Lowther Castle | PenrithFriday, October 02, 2015
Continuing in my mission to share all the best bits of our time in the Lake District and the surrounding area.
We visited Lowther Castle quite by chance, it's not far from Penrith. We'd made a beeline for Shap Abbey which is an English Heritage site (free to visit), which is tucked away down quiet roads and finally descending into a valley. The abbey was fascinating for a short trip (under an hour), I adore learning about the history of an area; it's just mind blowing to stand somewhere so quiet and empty and to imagine what has happened in that exact spot over hundreds of years.
Back to Lowther Castle itself. It's an amazing place.
We arrived just after midday I think and decided that an early lunch would be an excellent plan. The cafe is swish, modern, clean and serves a marvellous array of eats. The food is home cooked; they serve proper hearty dishes as well as light bites and cakes plus drinks and very importantly, good coffee. We opted for a beautiful sounding meatball dish which we each polished off with great satisfaction. Great stuff!
To get into the shops, cafe and forecourt is free and if I lived nearby I'd be a-visiting just for a decent hot meal as a matter of course.
We were greeted into the Castle grounds by a very friendly chap who gave us a good idea of what was going on with the restoration and pointed out some 'must-see' parts of the grounds. I do appreciate insider information and we were made to feel most welcome. It was during the week we visited, Monday possibly, anyway it was pretty quiet and of course the grounds are so extensive that it's not going to get overcrowded.
The Castle itself is a stunning building. No roof, or windows. It's an immaculate shell of a building which in no small part reminded us of a Disney fairy-tale castle. It was so inspiring to look both from a distance at the structure and also right inside the walls where a garden has been planted. A great use of the space. The castle and grounds are undergoing restoration (since 2010 I believe) and I heard this makes them the largest restoration project in Europe. The grounds were let go completely for decades and so over the last 5 years it's been a gradual process of reclaiming it all back from nature.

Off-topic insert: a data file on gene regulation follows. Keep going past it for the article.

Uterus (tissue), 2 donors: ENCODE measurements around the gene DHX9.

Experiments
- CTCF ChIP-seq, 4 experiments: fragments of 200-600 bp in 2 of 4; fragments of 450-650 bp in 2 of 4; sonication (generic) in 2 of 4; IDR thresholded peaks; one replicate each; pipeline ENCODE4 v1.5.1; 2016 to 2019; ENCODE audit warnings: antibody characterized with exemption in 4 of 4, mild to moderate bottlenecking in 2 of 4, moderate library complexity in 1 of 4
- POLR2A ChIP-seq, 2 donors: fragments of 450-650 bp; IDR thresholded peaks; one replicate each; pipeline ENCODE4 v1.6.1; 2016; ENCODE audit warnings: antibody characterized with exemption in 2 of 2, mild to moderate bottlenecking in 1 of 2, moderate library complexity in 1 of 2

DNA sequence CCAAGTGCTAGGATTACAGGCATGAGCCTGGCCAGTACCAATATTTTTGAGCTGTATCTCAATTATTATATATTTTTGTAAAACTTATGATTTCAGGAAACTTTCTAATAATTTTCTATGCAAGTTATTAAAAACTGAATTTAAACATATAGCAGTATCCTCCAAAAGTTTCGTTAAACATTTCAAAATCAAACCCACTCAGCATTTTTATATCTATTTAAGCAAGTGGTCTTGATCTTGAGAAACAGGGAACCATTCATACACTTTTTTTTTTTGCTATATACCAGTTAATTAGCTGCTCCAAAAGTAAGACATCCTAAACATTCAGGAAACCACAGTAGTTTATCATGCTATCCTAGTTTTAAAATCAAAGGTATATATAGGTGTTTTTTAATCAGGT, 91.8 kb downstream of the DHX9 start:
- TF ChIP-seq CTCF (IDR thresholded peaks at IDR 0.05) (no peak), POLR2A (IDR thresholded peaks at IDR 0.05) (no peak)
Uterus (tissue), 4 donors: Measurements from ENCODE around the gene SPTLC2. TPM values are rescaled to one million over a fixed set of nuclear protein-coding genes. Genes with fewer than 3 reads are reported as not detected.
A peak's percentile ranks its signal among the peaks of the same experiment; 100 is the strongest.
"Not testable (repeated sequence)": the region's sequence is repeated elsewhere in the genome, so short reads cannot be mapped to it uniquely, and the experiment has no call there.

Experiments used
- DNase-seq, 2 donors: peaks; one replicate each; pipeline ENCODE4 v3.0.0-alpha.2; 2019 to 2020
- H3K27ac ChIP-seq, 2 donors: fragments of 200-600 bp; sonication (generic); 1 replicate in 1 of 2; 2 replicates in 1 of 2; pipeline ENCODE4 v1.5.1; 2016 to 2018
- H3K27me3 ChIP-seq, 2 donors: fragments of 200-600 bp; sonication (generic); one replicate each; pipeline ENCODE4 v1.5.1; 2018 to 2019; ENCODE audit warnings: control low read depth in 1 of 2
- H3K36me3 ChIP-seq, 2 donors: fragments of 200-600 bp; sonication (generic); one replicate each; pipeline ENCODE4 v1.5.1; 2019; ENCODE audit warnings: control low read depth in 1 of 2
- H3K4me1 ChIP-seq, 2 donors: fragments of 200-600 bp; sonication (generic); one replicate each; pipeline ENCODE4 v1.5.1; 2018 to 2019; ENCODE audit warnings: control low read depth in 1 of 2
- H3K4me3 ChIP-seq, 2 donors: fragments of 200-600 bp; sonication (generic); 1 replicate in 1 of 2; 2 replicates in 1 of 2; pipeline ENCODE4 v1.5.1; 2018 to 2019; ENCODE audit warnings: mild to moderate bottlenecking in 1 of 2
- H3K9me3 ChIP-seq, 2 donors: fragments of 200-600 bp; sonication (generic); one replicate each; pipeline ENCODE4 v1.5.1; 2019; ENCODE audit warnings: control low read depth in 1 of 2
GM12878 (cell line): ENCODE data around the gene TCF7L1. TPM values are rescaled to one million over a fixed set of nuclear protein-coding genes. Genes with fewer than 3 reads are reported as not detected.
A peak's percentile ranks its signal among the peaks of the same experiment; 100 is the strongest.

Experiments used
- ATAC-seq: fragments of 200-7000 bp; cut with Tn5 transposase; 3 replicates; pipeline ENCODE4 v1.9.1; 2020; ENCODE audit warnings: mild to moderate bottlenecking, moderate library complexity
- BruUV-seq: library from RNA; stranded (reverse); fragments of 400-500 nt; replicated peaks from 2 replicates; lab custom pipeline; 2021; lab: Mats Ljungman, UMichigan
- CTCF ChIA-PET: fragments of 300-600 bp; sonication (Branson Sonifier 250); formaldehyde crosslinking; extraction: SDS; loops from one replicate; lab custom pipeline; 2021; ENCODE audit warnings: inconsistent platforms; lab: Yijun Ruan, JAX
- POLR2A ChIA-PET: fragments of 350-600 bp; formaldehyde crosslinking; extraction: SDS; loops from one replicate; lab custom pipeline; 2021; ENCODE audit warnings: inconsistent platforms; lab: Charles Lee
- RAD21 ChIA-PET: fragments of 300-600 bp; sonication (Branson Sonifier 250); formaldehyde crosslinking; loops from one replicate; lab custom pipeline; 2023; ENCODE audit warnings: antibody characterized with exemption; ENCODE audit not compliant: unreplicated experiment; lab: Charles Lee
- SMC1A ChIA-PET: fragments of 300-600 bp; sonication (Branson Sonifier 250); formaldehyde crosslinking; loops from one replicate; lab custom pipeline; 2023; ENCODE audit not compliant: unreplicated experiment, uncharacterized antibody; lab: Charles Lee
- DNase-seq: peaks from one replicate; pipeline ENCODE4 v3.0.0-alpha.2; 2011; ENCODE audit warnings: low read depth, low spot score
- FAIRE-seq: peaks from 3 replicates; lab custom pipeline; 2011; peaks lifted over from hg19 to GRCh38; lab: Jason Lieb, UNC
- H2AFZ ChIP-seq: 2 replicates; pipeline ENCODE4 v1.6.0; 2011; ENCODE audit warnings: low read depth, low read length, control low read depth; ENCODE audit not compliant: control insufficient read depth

We took our time wandering through the grounds as a steady stroll is the best way to take in the surroundings, especially when carrying a camera to capture all the things that catch my eye. Armed with our map and tip offs about the best parts we set off. I was immediately drawn to the mesmerising strips of wildflowers in bloom, thousands of flowers all in bloom was a spectacle indeed! There are footpaths all over the gardens and not a single 'keep off the grass' sign to be found, how refreshing!
Can I say that the rope swings for big kids were brilliant fun. I got C to give me push and proceeded to laugh my way back and forth for a few minutes. Such fun!
The walk up to the to of the Patte d'Oie was utterly worthwhile for the view. It was wonderful. We relished in it. The staircase with heart shaped steps was a romantic spot indeed; the stones were pilfered from Shap Abbey down the road!
The view from the summerhouse was amazing. Mind the drop though! The yew avenue left a feeling of how things used to be and the rock garden had an eeriness of shadows of the past. There was lots to see but to make the most of it you need to take your time and use your imagination. It's an ideal place to visit with friends or if you like to spend time walking around somewhere at a leisurely pace.